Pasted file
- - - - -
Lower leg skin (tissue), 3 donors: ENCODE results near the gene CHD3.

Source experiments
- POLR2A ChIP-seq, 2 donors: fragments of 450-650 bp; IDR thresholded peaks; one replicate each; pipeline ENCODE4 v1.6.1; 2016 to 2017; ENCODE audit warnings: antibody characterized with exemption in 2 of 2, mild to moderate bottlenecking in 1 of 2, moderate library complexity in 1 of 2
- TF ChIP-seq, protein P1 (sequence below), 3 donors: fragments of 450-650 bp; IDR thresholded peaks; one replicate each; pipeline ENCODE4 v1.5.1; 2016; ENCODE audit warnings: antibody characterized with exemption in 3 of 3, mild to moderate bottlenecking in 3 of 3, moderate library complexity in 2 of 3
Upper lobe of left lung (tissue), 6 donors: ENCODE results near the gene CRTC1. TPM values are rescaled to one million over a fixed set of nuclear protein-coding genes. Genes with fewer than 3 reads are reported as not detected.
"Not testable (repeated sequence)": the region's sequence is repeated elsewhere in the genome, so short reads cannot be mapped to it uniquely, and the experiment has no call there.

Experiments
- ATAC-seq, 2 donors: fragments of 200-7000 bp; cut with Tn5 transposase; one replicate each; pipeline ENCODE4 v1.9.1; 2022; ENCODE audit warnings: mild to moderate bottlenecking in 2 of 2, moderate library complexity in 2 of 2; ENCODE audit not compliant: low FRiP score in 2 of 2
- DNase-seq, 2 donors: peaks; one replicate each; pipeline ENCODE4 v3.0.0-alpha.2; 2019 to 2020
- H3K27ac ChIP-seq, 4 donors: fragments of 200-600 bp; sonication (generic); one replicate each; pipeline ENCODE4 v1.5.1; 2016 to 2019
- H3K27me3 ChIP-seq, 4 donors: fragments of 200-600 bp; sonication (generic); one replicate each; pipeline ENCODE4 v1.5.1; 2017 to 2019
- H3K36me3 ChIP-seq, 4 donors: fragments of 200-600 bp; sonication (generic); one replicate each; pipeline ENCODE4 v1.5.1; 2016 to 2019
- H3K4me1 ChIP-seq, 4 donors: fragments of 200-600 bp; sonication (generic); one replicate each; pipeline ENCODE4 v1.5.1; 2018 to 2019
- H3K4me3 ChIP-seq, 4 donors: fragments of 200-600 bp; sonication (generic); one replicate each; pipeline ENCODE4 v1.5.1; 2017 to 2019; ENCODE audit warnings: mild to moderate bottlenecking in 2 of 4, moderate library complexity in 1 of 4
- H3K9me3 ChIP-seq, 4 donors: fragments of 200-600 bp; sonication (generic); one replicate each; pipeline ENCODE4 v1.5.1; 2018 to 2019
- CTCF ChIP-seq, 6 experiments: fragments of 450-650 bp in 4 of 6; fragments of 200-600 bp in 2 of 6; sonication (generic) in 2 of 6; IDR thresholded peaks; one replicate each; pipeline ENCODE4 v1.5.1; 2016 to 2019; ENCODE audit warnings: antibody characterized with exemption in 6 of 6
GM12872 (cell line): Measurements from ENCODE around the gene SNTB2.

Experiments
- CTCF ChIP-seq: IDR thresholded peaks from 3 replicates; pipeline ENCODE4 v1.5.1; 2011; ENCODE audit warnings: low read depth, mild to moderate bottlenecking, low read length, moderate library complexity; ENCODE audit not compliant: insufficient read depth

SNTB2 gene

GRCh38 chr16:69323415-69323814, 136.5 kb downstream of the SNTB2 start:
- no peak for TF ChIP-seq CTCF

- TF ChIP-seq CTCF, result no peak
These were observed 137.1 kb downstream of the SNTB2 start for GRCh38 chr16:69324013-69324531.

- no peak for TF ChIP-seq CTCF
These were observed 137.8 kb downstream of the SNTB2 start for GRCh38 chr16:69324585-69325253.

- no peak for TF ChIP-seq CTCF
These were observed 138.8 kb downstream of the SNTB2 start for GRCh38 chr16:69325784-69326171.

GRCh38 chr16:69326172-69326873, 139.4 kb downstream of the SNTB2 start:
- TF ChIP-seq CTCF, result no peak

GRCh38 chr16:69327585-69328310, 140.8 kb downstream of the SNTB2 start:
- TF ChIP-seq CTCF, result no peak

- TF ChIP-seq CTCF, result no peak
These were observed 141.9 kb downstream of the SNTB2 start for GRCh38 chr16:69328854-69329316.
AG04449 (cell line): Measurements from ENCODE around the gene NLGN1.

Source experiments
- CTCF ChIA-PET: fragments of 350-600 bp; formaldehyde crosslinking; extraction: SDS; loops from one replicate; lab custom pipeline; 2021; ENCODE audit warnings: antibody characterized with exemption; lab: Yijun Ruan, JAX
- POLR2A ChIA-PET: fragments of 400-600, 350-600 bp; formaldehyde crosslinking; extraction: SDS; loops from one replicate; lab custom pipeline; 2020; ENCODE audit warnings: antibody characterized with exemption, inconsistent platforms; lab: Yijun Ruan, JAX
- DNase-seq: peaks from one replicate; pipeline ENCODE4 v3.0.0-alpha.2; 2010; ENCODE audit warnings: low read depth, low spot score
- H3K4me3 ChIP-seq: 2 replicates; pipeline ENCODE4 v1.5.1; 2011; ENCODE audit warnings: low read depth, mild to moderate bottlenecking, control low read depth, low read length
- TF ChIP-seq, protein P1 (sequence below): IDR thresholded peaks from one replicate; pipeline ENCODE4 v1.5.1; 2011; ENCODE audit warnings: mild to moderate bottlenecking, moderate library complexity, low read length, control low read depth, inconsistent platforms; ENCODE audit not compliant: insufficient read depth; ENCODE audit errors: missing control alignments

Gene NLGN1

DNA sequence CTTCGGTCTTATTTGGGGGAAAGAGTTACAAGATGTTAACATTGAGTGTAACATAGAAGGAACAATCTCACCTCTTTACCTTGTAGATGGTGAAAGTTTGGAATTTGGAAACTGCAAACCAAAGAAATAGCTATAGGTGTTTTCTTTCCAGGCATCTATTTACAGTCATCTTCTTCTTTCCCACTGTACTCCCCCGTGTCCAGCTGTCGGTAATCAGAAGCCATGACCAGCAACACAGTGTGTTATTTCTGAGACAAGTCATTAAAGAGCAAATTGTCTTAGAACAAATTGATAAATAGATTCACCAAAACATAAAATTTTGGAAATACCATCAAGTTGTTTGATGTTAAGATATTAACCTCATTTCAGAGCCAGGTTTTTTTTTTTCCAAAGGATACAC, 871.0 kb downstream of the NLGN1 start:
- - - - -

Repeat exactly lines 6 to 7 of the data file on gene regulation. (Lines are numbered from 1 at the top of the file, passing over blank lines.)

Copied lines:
"Not testable (repeated sequence)": the region's sequence is repeated elsewhere in the genome, so short reads cannot be mapped to it uniquely, and the experiment has no call there.

Experiments